The materials sector has a very small weighting in the S&P 500 so it is unlikely that someone would need to pick six different holdings, two could easily do it. There are not a lot of big dividend payers in this sector but there are some.

There is not much yield to be had from any of the broad-sector ETFs. The iShares S&P Global Materials Sector ETF yields about 2.2% but that is only a little more than the S&P 500. As a note, the Materials Sector SPDR shows a trailing yield of 3.7%, however this appears to be skewed by an usually large dividend last September. For a comparison, the very similar iShares DJ US Materials Sector Index Fund yields about 1.5%.

>> Keep the stock market at your fingertips with TheStreet’s iPad app.

So the idea is to pair one ETF and one common stock with some yield, such that the combo yields an average that is greater than the market — I think adding 100-150 basis points in yield above that of the SPX can still allow a portfolio to be reasonably diversified and capture some good yield which is very important over the long term.

As alluded to above, in choosing a materials sector ETF, I would want something I felt would capture the global theme, or some relatively important slice of the global theme, and some volatility. One example in a broad-based fund is the EG Shares Emerging Markets Metals and Mining ETF . It is heavy in China, Brazil, South Africa and Russia. The countries are far from one-way trades, but there is a lot happening in the sector with all of these countries. Longer term it would be reasonable to think that if things work out for the materials sector, they would work out for EMT as those four countries continue to be important.

A narrower example could be the Global X Silver Miners ETF . Again just an example, there are many other specialized materials sector ETFs to go with instead of SIL.

The two funds provide valid access to the sector, one way or another, have each done differently over the last 12 months (SIL up a lot and EMT up a little) but neither has paid much of a dividend, 1% give or take. That there is not much yield is not a bad thing if they deliver some magnitude of the growth they have delivered over the past few years. Demand for resources globally and the ongoing infrastructure build out in many countries creates visibility for the sector will continue to provide meaningful price appreciation.

One example of a stock with a yield that could work here is Southern Copper ). The stock has been around for a while and even though there were a couple of small dividends in 2009 the company has proven it is committed to paying a large dividend with the yield currently at 7.7%. The dividend has been lumpy and should continue to be lumpy as the company is obviously beholden to copper prices. Over the last five years the stock is up 107% compared to about 25% for MXI and a decline of 7.5% for the SPX — none of those figures include dividends. The 107% is nice of course but it should be noted that SCCO fell far more than MXI or SPX from the 2007 peak.

The company has generally tracked the price of copper (both are quite volatile) so barring some major management goof it is likely to continue to track the price of copper for better or for worse and while the dividend is not a certainty the company’s track record for this is good.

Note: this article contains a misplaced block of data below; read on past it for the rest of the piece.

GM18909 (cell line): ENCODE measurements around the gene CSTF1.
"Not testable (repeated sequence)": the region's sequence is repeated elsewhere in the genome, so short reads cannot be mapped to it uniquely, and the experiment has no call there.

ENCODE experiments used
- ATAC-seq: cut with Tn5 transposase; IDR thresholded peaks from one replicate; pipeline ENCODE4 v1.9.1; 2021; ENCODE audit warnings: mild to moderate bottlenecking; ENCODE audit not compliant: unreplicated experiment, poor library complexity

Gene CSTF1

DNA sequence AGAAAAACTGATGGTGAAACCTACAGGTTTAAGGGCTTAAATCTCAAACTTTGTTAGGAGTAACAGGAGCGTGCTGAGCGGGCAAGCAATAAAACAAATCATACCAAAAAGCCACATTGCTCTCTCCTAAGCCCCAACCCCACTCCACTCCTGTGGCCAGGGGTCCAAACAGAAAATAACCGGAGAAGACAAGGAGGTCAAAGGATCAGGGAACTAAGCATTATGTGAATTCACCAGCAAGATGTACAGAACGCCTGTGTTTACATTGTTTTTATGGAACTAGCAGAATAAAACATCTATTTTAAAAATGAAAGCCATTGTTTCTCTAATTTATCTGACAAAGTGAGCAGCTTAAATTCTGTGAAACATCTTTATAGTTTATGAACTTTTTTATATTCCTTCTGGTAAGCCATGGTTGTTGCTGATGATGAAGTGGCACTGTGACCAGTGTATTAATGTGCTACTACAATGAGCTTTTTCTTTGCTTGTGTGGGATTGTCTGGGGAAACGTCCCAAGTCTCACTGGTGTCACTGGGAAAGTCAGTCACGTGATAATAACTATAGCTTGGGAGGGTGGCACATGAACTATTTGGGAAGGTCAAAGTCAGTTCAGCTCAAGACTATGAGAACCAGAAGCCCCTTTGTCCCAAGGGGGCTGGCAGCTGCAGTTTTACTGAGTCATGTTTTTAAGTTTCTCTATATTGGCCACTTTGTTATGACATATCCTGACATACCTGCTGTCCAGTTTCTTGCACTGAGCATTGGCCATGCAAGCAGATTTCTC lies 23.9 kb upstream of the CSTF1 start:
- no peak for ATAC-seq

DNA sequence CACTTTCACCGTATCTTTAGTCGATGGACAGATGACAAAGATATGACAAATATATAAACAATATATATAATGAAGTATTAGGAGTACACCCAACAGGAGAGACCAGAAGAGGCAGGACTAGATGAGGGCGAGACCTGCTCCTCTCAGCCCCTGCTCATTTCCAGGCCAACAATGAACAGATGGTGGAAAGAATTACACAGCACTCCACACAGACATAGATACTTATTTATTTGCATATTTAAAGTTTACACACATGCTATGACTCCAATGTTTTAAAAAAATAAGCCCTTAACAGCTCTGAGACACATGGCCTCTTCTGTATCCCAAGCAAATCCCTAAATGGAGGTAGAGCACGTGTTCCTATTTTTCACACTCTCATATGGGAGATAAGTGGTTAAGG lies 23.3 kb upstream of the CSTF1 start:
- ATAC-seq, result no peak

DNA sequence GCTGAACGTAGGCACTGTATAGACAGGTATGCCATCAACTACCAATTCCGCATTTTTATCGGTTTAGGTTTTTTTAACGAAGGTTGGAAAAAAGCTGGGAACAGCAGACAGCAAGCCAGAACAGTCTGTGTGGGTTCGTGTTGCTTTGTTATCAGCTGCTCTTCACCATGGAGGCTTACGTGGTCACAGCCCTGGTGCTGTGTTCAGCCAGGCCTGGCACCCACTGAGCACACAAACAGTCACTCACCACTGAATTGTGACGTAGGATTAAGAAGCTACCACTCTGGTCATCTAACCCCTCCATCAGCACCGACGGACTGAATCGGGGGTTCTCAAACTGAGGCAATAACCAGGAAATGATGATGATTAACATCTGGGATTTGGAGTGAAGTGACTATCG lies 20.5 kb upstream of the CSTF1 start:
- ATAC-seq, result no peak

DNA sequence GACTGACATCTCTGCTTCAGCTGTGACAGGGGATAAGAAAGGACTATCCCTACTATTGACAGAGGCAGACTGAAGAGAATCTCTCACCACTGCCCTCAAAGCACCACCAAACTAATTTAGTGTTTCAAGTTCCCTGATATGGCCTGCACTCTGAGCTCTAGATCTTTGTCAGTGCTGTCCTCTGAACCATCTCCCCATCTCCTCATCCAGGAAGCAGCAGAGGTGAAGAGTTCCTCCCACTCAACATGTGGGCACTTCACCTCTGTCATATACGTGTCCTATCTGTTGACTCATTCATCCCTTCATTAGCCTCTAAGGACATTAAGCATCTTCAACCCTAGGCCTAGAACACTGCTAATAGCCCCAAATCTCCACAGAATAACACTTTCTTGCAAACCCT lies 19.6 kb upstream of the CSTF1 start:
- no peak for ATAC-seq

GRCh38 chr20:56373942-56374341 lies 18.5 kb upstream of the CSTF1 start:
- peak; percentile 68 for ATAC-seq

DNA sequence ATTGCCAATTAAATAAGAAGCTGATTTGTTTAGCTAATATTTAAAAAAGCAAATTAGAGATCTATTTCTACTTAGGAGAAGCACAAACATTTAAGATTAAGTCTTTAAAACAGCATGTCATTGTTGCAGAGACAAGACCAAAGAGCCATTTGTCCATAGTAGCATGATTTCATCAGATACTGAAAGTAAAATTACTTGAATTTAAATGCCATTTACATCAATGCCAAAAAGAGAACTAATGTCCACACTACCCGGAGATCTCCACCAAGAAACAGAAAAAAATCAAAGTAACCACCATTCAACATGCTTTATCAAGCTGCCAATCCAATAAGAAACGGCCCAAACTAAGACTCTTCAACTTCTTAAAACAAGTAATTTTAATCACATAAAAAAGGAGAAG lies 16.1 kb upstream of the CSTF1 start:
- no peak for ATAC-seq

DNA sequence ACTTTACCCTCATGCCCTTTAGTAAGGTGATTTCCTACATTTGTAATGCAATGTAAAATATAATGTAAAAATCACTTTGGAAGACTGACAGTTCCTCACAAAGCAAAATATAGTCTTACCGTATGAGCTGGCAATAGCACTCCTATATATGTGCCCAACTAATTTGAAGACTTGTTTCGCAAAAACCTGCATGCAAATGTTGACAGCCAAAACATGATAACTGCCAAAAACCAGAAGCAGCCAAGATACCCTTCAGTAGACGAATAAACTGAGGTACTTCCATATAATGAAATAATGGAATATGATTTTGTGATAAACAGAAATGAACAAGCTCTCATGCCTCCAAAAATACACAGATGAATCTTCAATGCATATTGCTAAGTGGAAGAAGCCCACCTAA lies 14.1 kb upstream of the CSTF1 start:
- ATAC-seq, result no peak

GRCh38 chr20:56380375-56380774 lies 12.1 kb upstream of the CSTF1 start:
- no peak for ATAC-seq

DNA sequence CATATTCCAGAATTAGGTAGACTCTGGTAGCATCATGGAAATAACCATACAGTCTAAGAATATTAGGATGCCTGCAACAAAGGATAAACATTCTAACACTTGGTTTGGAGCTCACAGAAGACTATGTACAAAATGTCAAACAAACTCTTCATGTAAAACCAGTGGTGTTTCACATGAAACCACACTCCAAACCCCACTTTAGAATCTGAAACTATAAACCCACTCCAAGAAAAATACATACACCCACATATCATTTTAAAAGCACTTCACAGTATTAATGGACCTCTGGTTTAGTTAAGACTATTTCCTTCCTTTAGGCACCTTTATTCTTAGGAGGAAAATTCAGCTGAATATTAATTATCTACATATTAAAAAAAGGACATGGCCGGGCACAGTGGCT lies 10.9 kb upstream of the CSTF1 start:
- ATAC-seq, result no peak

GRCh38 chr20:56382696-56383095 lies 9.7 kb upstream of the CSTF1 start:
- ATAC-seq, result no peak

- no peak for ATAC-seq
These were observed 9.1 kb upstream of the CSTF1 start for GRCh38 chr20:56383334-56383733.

The idea would not be to blindly buy a couple of things mentioned in an article but to do your own research to seek out what segments, funds and stocks resonate with you. Be careful not to make dividends the top priority as this leads to yield chasing, which often ends very badly. But if handled well, this type of combination can produce a yield far above the broad market.

Wednesday, August 31st, 2011 ETF, Evergreen, Stock Trading No Comments

John Murphy’s Key to Success: Simplicity

by JimWyckoff

“My work has gotten better due to simplifying my approach,” John J. Murphy, the veteran technical analyst, author and CNBC resident technical analyst, told a group of equities and futures traders attending the Technical Analysis Group (TAG) XVIII trading conference sponsored by Dow Jones Telerate in New Orleans.

Murphy said he relies heavily on five or six “useful” technical indicators, including relative strength indicators, trendlines, moving averages, Bollinger bands, classic chart patterns such as triangles and double tops, and Fibonacci retracement levels.”You must trade a combination of technical signals, not just one” indicator, said Murphy. He said that many times he’ll set up a “good” column and a “bad” column regarding technical studies. If the “good” column has the overwhelming evidence supporting a selected trade, Murphy will enter the trade. But if the evidence supporting a trade is not strong enough, he’ll bypass the trade.

Murphy correctly called the topping of the U.S. semiconductor stock index (SOX) during midsummer (of the year this story was written). His reasoning was plain and simple: the SOX uptrend line was broken, followed by a double-top formation. “The first sign of a top is breaking of an uptrend line,” he said.

On moving averages for individual stocks, Murphy likes to use the 50-, 100-, and 200-day moving averages. If the 200-day moving average on an individual stock is broken on the downside, “big trouble” is in store for that stock. Also for stock sectors, he said if a 50-day moving average breaks down, “that sector is in trouble.”

Charting a stock market sector divided by the S&P 500 is a favorite method the veteran technician uses to determine if a given sector is underperforming the broad market. (Examples: SOX index divided by S&P 500 index, or NASDAQ index divided by the S&P 500 index.)